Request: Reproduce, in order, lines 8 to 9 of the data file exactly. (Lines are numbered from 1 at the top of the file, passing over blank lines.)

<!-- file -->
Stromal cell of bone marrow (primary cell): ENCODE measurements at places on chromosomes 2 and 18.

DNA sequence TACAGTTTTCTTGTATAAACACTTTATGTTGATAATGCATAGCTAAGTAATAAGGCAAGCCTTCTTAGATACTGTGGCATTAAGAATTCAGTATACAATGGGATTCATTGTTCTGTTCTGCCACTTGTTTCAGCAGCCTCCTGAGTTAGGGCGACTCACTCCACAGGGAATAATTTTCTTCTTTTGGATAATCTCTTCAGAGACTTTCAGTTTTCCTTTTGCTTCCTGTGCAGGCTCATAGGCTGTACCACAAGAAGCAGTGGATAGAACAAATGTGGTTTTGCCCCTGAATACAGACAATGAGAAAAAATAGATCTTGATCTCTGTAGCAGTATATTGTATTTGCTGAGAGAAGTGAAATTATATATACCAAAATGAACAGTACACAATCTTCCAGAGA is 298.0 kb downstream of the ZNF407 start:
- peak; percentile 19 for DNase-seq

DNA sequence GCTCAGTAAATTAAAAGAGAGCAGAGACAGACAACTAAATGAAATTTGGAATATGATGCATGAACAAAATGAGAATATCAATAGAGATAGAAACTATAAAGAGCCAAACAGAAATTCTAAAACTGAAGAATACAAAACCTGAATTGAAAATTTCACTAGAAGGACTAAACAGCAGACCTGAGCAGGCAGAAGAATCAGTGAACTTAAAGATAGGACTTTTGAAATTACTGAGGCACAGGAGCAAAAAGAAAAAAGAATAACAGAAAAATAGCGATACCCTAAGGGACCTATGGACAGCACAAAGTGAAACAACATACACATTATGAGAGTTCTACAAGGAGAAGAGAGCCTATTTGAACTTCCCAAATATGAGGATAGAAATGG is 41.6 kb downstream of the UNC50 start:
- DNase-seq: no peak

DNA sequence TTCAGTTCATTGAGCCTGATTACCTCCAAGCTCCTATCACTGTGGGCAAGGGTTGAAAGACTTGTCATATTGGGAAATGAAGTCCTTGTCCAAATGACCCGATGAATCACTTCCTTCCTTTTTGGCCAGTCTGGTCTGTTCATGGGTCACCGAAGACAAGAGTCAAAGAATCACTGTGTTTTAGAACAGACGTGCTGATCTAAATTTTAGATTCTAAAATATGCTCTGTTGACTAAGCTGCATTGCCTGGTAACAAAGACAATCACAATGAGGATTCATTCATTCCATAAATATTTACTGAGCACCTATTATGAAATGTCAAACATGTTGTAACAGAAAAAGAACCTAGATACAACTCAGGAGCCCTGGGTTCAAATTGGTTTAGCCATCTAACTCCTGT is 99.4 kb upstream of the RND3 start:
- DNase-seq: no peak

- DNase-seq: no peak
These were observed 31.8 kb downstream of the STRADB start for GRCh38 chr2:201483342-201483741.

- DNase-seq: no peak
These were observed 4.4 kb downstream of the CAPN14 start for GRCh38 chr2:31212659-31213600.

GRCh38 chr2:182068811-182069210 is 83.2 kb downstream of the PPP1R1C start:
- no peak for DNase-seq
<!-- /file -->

- DNase-seq: no peak
These were observed 31.8 kb downstream of the STRADB start for GRCh38 chr2:201483342-201483741.